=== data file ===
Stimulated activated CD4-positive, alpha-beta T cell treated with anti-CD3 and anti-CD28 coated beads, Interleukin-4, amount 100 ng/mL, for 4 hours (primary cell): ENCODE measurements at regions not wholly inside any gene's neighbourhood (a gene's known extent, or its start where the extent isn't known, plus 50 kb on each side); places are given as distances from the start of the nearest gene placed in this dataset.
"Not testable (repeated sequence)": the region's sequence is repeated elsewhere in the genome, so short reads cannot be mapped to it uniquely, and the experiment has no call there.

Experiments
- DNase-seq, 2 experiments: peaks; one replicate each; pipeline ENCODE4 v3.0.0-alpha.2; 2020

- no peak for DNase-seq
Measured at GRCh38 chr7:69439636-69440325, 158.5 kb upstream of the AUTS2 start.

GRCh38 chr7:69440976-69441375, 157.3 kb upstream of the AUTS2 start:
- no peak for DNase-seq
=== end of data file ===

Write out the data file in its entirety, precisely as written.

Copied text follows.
Stimulated activated CD4-positive, alpha-beta T cell treated with anti-CD3 and anti-CD28 coated beads, Interleukin-4, amount 100 ng/mL, for 4 hours (primary cell): ENCODE measurements at regions not wholly inside any gene's neighbourhood (a gene's known extent, or its start where the extent isn't known, plus 50 kb on each side); places are given as distances from the start of the nearest gene placed in this dataset.
"Not testable (repeated sequence)": the region's sequence is repeated elsewhere in the genome, so short reads cannot be mapped to it uniquely, and the experiment has no call there.

Experiments
- DNase-seq, 2 experiments: peaks; one replicate each; pipeline ENCODE4 v3.0.0-alpha.2; 2020

- no peak for DNase-seq
Measured at GRCh38 chr7:69439636-69440325, 158.5 kb upstream of the AUTS2 start.

GRCh38 chr7:69440976-69441375, 157.3 kb upstream of the AUTS2 start:
- no peak for DNase-seq